When it comes to Porsches, I don’t buy or sell often. I have been driving”Old Sparky” for more than twenty years. Old Sparky (so named because ofthe flames that continue to singe the rear bumper), my 1979 Porsche 930 911, has served as my street and track car for longer than most men have hadwives. I like the old cars–simple to drive, no electronic anything, tailhappy if you like … actually controlled by the person behind the wheel.
I didn’t have an agenda to buy a new Porsche until I read about the new GT3in 2004. I mused that we have available from the factory a new car that isactually an old car: no traction control, no ESP, DSC, PMS, or otherimposing BS. ABS was standard, but that was the only concession to the “newcar.” What a great reason to buy a new machine.
While waiting for the new “old” car, I realized one night that I reallyneeded to take a road trip. Where? I’d always wanted to the see the UnitedStates, so I thought, why not? Out came the atlas and the yellow marker.Let’s see, go west, go north, go east–yep, that’ll work. Who will do thiswith me? My dear wife is a great passenger but not for three weeks. My planinvolved three passengers, each for approximately one week. The logisticsdeveloped like this: My wife’s college roommate, who lives in L.A., has atwenty-nine-year-old son, Clay, who flies to Pittsburgh where I live. Mywife, Mary Jo, flies to L.A. to spend a week with the roommate while Clayand I head west. Mary Jo and I then go north for a week, and she flies homefrom Washington State while my friend, Scott, a Delta pilot, meets us inSpokane and we return to Pittsburgh.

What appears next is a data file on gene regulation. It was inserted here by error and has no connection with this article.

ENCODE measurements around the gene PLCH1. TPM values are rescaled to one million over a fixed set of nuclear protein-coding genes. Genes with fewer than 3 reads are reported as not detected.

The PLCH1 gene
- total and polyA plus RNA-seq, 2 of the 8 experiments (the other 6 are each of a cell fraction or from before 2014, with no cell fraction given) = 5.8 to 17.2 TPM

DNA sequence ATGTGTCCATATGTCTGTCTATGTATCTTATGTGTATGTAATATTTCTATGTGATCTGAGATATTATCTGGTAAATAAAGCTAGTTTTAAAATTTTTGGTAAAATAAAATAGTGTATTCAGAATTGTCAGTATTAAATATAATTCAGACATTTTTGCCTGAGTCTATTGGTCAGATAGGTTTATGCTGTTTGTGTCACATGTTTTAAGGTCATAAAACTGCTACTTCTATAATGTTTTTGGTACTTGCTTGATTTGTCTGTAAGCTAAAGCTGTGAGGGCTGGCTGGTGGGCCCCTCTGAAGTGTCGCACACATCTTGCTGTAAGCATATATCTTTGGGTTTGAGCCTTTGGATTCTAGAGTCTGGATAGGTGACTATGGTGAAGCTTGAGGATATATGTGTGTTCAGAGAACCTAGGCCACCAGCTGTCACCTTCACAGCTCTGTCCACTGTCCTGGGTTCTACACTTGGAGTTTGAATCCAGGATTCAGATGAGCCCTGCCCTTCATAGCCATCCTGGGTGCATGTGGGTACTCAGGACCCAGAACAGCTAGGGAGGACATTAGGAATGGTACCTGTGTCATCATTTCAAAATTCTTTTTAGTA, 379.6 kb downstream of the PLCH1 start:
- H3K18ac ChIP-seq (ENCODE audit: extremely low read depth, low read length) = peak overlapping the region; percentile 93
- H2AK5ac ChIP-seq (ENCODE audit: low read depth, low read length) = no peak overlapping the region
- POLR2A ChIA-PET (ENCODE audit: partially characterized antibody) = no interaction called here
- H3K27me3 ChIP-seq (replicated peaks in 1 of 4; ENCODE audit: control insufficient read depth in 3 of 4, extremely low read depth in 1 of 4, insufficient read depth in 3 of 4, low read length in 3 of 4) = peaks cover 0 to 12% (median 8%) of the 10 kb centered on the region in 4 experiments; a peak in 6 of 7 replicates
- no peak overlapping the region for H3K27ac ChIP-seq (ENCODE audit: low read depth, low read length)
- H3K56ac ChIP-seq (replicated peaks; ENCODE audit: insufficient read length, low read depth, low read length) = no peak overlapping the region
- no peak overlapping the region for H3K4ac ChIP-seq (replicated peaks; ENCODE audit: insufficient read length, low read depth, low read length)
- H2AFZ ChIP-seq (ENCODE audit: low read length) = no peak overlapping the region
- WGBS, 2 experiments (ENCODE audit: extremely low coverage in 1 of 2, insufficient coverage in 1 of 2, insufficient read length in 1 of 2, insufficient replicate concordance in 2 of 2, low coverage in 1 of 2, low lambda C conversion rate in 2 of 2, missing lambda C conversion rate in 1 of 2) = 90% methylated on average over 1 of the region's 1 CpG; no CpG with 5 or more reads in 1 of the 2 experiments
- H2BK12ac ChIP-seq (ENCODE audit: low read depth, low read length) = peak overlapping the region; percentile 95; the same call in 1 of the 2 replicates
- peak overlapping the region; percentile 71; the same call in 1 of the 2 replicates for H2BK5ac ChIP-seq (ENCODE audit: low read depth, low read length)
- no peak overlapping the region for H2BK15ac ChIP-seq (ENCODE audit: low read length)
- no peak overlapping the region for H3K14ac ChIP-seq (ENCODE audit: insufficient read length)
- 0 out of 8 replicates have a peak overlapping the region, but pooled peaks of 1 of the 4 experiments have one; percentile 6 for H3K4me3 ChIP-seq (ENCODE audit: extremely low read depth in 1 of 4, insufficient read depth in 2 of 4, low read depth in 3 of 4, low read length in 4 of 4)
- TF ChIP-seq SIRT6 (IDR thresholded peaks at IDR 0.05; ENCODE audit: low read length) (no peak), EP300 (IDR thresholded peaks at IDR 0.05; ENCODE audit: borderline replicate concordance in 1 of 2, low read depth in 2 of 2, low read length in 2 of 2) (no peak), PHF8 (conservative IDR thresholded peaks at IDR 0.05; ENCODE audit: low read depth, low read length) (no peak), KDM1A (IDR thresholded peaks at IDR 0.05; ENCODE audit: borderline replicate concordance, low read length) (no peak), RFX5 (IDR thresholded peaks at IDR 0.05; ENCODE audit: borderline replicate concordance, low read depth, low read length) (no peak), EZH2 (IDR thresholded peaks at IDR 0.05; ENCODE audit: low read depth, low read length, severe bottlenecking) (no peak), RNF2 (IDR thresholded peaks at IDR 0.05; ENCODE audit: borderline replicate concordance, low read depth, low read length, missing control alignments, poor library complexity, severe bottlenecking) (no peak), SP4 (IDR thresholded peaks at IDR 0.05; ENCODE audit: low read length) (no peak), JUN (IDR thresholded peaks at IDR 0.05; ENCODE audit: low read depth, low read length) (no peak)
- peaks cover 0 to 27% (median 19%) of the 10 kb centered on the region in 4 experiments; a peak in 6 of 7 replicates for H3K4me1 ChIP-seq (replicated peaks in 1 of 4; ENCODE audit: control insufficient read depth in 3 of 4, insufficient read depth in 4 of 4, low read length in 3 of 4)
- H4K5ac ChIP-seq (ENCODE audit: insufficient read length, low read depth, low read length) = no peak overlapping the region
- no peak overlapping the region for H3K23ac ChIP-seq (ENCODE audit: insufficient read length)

Day one, part one:I had quickly put 1000-plus break-in miles on the GT3 before starting thetrip. Clay arrived, and we were off to Saint Louis, Missouri. We weren’tto West Virginia when the heavy rain started. Wide tires and rain equal amax of 60 mph. We arrived in Saint Louis that evening, toured the Arch,touched the big muddy, and drank a Budweiser.
Day two, part one:Headed to Tulsa with plans to stay with the only person that I know inOklahoma. This was more like it: sunny and everyone was driving 90 mph onthe OK turnpike. First day to actually check fuel mileage: 25.3 mpg.
Day three, part one:Clay and I were mentally preparing for 650-plus miles en route toAlbuquerque. To my surprise, I-40 west of Oklahoma City was somehow worsethan the previous portion of I-40. Not to worry, we were soon in the greatstate of Texas. Driving across the panhandle of Texas in a fast car wassome of what I had hoped to see in the west: flat and fast. Not muchtraffic on a weekday, and no beeps from the radar detector. We didn’t see asingle Texas Ranger or other police. After stopping in Amarillo for lunch,we resumed our 125-mph average. Texas is a great state after all. InAlbuquerque for dinner, we had some real Mexican food and took the tram rideup to San Dia Peak. The nighttime view of the city was spectacular.